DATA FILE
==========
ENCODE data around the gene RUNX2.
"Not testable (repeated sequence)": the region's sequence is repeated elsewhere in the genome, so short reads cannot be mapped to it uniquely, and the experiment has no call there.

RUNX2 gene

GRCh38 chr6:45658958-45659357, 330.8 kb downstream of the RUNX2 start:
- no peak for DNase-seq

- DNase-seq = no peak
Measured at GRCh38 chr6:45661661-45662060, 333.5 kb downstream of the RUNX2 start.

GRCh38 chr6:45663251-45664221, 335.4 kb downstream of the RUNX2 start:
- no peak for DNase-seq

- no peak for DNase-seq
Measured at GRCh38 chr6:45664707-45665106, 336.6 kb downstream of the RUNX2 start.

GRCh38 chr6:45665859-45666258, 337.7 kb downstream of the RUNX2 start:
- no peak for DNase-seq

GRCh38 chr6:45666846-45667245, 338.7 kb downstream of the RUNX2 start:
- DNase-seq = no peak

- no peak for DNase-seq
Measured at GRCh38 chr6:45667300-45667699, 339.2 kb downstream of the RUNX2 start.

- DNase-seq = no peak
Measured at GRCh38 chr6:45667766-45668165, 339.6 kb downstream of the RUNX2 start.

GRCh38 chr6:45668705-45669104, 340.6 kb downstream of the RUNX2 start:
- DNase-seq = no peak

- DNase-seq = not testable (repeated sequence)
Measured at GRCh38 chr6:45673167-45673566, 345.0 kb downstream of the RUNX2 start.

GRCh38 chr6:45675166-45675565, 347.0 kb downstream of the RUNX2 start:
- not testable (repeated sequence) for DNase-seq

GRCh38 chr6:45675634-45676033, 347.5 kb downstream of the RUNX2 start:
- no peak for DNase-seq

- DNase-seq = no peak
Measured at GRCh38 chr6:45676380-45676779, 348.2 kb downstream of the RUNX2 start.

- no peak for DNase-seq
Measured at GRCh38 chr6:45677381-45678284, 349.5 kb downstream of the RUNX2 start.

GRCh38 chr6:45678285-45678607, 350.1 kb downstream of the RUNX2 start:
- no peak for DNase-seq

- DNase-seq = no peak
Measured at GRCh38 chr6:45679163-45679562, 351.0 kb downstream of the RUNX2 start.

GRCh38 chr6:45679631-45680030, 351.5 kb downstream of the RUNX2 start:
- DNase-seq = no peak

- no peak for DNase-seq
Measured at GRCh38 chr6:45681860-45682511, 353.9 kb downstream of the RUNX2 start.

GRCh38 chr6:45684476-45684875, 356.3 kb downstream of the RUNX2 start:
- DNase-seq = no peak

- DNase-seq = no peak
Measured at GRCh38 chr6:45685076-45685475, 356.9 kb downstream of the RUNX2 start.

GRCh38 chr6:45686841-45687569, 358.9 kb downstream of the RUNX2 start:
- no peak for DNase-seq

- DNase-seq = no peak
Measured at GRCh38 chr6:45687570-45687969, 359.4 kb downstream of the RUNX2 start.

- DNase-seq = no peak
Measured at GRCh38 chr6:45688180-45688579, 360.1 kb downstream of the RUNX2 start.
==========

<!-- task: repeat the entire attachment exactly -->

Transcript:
ENCODE data around the gene RUNX2.
"Not testable (repeated sequence)": the region's sequence is repeated elsewhere in the genome, so short reads cannot be mapped to it uniquely, and the experiment has no call there.

RUNX2 gene

GRCh38 chr6:45658958-45659357, 330.8 kb downstream of the RUNX2 start:
- no peak for DNase-seq

- DNase-seq = no peak
Measured at GRCh38 chr6:45661661-45662060, 333.5 kb downstream of the RUNX2 start.

GRCh38 chr6:45663251-45664221, 335.4 kb downstream of the RUNX2 start:
- no peak for DNase-seq

- no peak for DNase-seq
Measured at GRCh38 chr6:45664707-45665106, 336.6 kb downstream of the RUNX2 start.

GRCh38 chr6:45665859-45666258, 337.7 kb downstream of the RUNX2 start:
- no peak for DNase-seq

GRCh38 chr6:45666846-45667245, 338.7 kb downstream of the RUNX2 start:
- DNase-seq = no peak

- no peak for DNase-seq
Measured at GRCh38 chr6:45667300-45667699, 339.2 kb downstream of the RUNX2 start.

- DNase-seq = no peak
Measured at GRCh38 chr6:45667766-45668165, 339.6 kb downstream of the RUNX2 start.

GRCh38 chr6:45668705-45669104, 340.6 kb downstream of the RUNX2 start:
- DNase-seq = no peak

- DNase-seq = not testable (repeated sequence)
Measured at GRCh38 chr6:45673167-45673566, 345.0 kb downstream of the RUNX2 start.

GRCh38 chr6:45675166-45675565, 347.0 kb downstream of the RUNX2 start:
- not testable (repeated sequence) for DNase-seq

GRCh38 chr6:45675634-45676033, 347.5 kb downstream of the RUNX2 start:
- no peak for DNase-seq

- DNase-seq = no peak
Measured at GRCh38 chr6:45676380-45676779, 348.2 kb downstream of the RUNX2 start.

- no peak for DNase-seq
Measured at GRCh38 chr6:45677381-45678284, 349.5 kb downstream of the RUNX2 start.

GRCh38 chr6:45678285-45678607, 350.1 kb downstream of the RUNX2 start:
- no peak for DNase-seq

- DNase-seq = no peak
Measured at GRCh38 chr6:45679163-45679562, 351.0 kb downstream of the RUNX2 start.

GRCh38 chr6:45679631-45680030, 351.5 kb downstream of the RUNX2 start:
- DNase-seq = no peak

- no peak for DNase-seq
Measured at GRCh38 chr6:45681860-45682511, 353.9 kb downstream of the RUNX2 start.

GRCh38 chr6:45684476-45684875, 356.3 kb downstream of the RUNX2 start:
- DNase-seq = no peak

- DNase-seq = no peak
Measured at GRCh38 chr6:45685076-45685475, 356.9 kb downstream of the RUNX2 start.

GRCh38 chr6:45686841-45687569, 358.9 kb downstream of the RUNX2 start:
- no peak for DNase-seq

- DNase-seq = no peak
Measured at GRCh38 chr6:45687570-45687969, 359.4 kb downstream of the RUNX2 start.

- DNase-seq = no peak
Measured at GRCh38 chr6:45688180-45688579, 360.1 kb downstream of the RUNX2 start.